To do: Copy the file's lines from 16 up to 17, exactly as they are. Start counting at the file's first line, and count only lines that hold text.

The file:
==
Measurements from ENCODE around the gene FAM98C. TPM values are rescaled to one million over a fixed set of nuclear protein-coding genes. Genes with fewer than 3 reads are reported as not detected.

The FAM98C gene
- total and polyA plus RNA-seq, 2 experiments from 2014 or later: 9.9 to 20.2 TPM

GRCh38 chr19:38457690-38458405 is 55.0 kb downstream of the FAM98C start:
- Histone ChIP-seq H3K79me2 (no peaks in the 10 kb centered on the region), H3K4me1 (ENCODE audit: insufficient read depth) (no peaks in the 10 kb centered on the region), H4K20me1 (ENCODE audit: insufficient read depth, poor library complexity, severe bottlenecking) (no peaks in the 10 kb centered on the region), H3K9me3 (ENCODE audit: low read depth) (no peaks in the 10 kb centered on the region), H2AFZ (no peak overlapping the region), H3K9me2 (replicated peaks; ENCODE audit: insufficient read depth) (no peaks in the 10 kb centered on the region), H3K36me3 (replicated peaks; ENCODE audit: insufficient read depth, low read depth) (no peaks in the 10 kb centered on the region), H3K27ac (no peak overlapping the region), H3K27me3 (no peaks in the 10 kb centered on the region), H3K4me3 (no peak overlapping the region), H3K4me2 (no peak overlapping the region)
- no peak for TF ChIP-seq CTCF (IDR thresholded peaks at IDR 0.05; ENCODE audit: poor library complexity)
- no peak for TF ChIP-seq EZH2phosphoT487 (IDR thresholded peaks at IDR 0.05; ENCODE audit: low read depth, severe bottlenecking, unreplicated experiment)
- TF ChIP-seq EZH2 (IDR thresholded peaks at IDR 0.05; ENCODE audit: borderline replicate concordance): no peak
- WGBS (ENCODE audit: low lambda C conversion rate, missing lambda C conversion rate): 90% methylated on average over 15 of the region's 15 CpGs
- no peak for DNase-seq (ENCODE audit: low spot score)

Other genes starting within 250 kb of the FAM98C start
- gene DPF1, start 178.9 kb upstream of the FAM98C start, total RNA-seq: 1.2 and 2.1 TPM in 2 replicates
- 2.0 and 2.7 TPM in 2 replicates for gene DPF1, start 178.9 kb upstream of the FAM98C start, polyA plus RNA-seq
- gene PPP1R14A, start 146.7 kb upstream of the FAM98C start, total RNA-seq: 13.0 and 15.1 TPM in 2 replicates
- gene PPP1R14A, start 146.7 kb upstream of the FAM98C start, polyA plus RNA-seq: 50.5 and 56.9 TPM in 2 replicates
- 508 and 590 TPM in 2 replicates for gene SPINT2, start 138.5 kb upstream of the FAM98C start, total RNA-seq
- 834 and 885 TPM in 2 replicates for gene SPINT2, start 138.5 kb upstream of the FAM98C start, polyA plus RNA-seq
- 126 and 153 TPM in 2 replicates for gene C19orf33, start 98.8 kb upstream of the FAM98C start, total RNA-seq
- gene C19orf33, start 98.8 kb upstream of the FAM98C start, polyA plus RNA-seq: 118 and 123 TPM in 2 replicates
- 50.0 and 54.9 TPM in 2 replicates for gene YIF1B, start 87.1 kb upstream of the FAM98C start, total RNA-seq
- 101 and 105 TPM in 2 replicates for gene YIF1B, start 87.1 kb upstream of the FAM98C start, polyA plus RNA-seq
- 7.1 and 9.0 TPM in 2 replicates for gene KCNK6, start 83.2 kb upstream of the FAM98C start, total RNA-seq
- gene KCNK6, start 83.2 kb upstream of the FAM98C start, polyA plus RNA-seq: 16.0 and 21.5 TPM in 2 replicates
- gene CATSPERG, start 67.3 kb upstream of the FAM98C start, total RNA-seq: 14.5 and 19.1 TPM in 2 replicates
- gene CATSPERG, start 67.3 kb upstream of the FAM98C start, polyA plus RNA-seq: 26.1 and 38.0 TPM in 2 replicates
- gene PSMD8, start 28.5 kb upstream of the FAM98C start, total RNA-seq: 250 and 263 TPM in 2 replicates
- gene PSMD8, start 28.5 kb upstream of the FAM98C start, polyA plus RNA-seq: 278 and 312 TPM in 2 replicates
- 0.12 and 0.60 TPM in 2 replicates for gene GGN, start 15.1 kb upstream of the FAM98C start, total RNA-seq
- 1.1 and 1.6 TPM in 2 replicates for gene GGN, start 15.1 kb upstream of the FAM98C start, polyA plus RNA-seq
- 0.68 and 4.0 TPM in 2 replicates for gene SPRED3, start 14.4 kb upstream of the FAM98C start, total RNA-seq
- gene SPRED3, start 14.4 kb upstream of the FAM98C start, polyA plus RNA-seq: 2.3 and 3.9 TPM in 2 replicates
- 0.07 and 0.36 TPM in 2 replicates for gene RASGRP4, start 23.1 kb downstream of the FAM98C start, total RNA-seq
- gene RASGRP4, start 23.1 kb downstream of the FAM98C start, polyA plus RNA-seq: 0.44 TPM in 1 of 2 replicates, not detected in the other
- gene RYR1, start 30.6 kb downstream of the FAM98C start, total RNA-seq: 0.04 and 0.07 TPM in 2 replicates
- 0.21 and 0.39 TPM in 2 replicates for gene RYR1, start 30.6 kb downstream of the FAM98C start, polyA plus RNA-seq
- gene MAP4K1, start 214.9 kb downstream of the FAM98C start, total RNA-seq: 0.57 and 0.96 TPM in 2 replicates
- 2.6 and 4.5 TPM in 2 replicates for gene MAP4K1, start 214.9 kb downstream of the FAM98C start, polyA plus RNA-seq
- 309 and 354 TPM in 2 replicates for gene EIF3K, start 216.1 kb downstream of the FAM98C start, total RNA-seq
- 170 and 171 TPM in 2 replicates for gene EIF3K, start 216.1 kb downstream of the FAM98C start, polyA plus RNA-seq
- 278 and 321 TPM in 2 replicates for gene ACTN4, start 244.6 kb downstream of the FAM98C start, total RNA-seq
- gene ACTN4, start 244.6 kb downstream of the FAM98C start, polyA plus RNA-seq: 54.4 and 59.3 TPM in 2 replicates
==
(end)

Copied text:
- 508 and 590 TPM in 2 replicates for gene SPINT2, start 138.5 kb upstream of the FAM98C start, total RNA-seq
- 834 and 885 TPM in 2 replicates for gene SPINT2, start 138.5 kb upstream of the FAM98C start, polyA plus RNA-seq